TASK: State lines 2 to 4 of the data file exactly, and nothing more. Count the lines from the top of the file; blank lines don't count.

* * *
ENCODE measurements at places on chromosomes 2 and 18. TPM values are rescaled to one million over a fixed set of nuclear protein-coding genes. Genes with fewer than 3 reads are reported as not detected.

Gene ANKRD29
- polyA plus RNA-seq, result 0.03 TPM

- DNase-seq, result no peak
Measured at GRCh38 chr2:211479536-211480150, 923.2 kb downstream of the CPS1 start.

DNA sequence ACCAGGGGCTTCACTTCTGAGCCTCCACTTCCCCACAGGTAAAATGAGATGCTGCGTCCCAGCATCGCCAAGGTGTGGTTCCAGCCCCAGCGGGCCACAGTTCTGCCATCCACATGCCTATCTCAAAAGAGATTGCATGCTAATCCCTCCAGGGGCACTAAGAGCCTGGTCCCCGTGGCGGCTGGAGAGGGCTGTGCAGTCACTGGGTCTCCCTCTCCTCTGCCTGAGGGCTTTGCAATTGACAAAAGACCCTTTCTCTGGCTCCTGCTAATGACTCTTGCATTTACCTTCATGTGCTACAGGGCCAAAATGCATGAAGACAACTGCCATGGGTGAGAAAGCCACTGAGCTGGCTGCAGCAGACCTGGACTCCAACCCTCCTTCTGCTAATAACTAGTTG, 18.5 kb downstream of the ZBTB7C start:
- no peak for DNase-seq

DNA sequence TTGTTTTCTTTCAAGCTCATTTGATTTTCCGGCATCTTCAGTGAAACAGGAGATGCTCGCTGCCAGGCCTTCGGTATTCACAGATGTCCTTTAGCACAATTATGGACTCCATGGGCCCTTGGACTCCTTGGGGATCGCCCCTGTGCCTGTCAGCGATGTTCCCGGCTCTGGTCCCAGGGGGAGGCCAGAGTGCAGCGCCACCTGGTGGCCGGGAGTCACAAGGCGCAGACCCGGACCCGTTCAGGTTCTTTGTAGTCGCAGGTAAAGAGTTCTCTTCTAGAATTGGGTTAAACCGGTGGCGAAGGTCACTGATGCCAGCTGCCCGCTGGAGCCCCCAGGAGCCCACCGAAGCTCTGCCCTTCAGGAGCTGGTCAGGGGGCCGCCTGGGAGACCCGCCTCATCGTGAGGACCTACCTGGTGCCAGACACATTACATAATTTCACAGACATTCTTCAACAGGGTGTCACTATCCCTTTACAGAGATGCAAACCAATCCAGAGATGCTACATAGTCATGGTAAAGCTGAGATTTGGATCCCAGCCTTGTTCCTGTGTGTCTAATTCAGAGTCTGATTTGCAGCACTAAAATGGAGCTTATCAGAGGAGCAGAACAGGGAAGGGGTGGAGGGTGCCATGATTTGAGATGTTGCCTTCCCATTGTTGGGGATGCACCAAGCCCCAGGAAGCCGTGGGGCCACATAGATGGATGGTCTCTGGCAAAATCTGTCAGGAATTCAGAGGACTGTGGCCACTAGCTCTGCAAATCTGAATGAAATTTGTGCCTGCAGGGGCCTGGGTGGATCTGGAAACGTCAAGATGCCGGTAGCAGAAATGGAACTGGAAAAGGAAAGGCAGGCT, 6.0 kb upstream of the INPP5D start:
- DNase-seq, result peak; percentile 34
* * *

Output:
Gene ANKRD29
- polyA plus RNA-seq, result 0.03 TPM

- DNase-seq, result no peak